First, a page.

In this book, the distinguished historian Carl Schorske--author of the Pulitzer Prize-winning Fin-de-Siécle Vienna--draws together a series of essays that reveal the changing place of history in nineteenth-and twentieth-century cultures. In most intellectual and artistic fields, Schorske argues, twentieth-century Europeans and Americans have come to do their thinking without history. Modern art, modern architecture, modern music, modern science--all have defined themselves not as emerging from or even reacting against the past, but as detached from it in a new, autonomous cultural space. This is in stark contrast to the historicism of the nineteenth century, he argues, when ideas about the past pervaded most fields of thought from philosophy and politics to art, music, and literature. However, Schorske also shows that the nineteenth century's attachment to thinking with history and the modernist way of thinking without history are more than just antitheses. They are different ways of trying to address the problems of modernity, to give shape and meaning to European civilization in the era of industrial capitalism and mass politics. Schorske begins by reflecting on his own vocation as it was shaped by the historical changes he has seen sweep across political and academic culture. Then he offers a European sampler of ways in which nineteenth-century European intellectuals used conceptions of the past to address the problems of their day: the city as community and artifact; the function of art; social dislocation. Narrowing his focus to Fin-de-Siécle Vienna in a second group of essays, he analyzes the emergence of ahistorical modernism in that city. Against the background of Austria's persistent, conflicting Baroque and Enlightenment traditions, Schorske examines three Viennese pioneers of modernism--Adolf Loos, Gustav Mahler, and Sigmund Freud--as they sought new orientation in their fields. In a concluding essay, Schorske turns his attention to thinking about history. In the context of a postmodern culture, when other disciplines that had once abandoned history are discovering new uses for it, he reflects on the nature and limits of history for the study of culture. Originally published in 1998. The Princeton Legacy Library uses the latest print-on-demand technology to again make available previously out-of-print books from the distinguished backlist of Princeton University Press. These editions preserve the original texts of these important books while presenting them in durable paperback and hardcover editions. The goal of the Princeton Legacy Library is to vastly increase access to the rich scholarly heritage found in the thousands of books published by Princeton University Press since its founding in 1905.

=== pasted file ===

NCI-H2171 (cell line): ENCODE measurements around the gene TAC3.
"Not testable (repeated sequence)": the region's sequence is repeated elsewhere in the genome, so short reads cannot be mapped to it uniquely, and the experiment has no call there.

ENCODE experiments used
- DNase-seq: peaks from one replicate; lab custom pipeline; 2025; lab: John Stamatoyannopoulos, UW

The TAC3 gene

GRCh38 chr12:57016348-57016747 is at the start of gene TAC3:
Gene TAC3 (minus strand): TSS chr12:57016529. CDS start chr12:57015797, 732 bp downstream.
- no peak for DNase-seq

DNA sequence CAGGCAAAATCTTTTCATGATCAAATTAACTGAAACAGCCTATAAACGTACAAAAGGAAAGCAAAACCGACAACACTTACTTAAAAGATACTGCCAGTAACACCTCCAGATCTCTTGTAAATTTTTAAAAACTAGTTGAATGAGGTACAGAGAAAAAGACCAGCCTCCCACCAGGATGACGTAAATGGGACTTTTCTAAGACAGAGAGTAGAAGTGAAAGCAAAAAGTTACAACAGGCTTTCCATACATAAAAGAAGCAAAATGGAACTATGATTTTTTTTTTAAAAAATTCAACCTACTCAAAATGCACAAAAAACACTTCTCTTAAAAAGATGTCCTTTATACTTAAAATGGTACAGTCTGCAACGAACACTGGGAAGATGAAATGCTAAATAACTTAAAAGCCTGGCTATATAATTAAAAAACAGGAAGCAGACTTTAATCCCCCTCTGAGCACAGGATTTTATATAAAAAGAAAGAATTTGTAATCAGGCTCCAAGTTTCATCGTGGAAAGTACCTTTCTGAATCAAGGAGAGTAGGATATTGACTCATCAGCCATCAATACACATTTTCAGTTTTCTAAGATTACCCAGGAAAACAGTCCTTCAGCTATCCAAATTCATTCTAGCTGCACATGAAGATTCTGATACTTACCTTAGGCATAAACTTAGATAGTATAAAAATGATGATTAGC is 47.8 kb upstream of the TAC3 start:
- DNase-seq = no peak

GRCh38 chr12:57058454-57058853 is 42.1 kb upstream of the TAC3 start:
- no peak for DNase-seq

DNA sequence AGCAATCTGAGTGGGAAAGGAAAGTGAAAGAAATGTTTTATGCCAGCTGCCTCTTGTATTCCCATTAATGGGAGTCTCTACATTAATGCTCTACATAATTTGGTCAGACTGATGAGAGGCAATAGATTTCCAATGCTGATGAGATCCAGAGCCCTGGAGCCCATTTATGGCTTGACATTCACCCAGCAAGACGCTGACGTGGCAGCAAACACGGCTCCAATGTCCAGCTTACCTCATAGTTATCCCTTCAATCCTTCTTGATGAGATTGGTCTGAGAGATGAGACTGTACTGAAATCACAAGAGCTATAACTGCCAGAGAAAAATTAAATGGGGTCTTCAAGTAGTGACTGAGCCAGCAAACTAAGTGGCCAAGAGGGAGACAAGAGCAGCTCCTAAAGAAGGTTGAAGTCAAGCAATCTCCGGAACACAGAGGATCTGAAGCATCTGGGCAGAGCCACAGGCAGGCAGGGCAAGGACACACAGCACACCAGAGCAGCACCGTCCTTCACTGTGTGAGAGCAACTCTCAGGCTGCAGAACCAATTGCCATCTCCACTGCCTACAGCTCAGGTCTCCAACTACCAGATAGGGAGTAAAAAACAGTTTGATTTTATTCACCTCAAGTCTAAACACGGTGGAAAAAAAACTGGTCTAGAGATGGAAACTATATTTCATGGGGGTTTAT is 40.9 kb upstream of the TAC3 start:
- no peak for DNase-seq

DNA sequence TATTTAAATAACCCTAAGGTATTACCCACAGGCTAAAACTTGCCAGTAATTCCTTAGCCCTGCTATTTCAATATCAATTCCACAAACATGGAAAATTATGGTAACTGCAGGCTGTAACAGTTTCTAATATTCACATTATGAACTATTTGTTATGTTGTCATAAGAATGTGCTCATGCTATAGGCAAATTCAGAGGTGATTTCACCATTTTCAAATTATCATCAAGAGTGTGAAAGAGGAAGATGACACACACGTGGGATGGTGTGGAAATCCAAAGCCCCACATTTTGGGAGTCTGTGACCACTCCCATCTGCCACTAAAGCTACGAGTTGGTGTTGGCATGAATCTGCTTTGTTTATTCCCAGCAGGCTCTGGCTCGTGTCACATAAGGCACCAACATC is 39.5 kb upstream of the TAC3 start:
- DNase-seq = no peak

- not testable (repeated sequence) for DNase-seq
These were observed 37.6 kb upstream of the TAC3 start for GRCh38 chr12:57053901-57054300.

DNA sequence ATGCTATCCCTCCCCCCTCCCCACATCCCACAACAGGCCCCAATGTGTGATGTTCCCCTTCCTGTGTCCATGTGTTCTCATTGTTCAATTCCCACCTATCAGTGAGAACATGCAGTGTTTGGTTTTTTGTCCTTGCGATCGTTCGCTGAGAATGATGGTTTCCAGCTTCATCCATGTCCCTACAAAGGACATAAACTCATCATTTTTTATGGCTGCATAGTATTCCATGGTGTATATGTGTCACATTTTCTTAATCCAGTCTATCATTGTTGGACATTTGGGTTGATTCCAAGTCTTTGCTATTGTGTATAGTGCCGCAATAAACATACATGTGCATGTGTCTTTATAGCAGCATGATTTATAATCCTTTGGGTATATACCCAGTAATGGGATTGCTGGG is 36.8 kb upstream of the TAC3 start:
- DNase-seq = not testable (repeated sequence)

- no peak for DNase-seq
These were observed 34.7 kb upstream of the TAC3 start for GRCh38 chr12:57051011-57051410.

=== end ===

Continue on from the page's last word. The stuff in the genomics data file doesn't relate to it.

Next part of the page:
|Author||: Thomas Bender|
|Editor||: Oxford University Press on Demand|
This book contains an innovative and important series of studies of the complex relations of major cities associated with key moments in the history of higher learning in the West. By exploring the interplay of university learning and civic culture over the centuries, Bender provides a novel perspective on the history of both universities and cities. The theme is pursued in studies of Bologna, Paris, Florence, Leiden, Geneva, Edinburgh, London, Berlin, Frankfurt, Chicago, and New York by several distinguished scholars, including Gene Brucker, Carl Schorske, Edward Shils, Martin Jay, and Nathan Glazer.